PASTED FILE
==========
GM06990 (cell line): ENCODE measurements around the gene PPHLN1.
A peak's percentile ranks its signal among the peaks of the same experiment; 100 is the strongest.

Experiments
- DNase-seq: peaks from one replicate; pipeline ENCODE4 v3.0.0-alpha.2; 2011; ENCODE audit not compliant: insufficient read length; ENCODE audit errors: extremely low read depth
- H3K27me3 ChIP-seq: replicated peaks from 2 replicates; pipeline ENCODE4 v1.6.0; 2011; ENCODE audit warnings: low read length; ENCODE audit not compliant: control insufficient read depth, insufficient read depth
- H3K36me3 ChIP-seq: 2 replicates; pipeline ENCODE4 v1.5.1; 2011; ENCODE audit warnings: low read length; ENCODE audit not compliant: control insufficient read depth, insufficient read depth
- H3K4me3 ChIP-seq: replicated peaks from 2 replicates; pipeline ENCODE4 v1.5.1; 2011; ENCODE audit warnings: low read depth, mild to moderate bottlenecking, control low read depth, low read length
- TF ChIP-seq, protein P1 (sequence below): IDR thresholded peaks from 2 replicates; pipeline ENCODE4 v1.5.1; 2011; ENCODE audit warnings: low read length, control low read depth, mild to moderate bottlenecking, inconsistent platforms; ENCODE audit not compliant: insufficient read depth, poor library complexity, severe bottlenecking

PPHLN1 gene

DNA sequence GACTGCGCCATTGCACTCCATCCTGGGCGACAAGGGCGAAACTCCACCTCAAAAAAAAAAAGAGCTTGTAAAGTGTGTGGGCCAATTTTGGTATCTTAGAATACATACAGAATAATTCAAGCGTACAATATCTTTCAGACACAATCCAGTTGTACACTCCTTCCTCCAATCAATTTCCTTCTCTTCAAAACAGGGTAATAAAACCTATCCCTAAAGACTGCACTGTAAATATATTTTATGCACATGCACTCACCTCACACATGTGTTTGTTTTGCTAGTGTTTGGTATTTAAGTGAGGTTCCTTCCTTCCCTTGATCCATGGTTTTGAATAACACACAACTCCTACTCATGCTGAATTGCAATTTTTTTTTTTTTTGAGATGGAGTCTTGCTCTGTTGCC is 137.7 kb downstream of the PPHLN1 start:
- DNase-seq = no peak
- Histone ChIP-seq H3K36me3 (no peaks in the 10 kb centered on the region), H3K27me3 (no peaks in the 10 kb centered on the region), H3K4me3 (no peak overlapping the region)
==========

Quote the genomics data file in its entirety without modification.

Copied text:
GM06990 (cell line): ENCODE measurements around the gene PPHLN1.
A peak's percentile ranks its signal among the peaks of the same experiment; 100 is the strongest.

Experiments
- DNase-seq: peaks from one replicate; pipeline ENCODE4 v3.0.0-alpha.2; 2011; ENCODE audit not compliant: insufficient read length; ENCODE audit errors: extremely low read depth
- H3K27me3 ChIP-seq: replicated peaks from 2 replicates; pipeline ENCODE4 v1.6.0; 2011; ENCODE audit warnings: low read length; ENCODE audit not compliant: control insufficient read depth, insufficient read depth
- H3K36me3 ChIP-seq: 2 replicates; pipeline ENCODE4 v1.5.1; 2011; ENCODE audit warnings: low read length; ENCODE audit not compliant: control insufficient read depth, insufficient read depth
- H3K4me3 ChIP-seq: replicated peaks from 2 replicates; pipeline ENCODE4 v1.5.1; 2011; ENCODE audit warnings: low read depth, mild to moderate bottlenecking, control low read depth, low read length
- TF ChIP-seq, protein P1 (sequence below): IDR thresholded peaks from 2 replicates; pipeline ENCODE4 v1.5.1; 2011; ENCODE audit warnings: low read length, control low read depth, mild to moderate bottlenecking, inconsistent platforms; ENCODE audit not compliant: insufficient read depth, poor library complexity, severe bottlenecking

PPHLN1 gene

DNA sequence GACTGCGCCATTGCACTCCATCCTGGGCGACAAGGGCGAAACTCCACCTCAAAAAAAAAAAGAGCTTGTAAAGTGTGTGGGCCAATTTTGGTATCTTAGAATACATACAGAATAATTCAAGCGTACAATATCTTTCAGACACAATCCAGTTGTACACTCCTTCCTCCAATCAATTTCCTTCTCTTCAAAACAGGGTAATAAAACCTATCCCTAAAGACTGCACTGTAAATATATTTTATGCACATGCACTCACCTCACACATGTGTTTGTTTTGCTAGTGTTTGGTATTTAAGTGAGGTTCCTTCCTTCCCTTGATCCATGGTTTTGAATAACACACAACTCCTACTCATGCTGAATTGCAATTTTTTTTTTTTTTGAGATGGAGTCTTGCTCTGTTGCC is 137.7 kb downstream of the PPHLN1 start:
- DNase-seq = no peak
- Histone ChIP-seq H3K36me3 (no peaks in the 10 kb centered on the region), H3K27me3 (no peaks in the 10 kb centered on the region), H3K4me3 (no peak overlapping the region)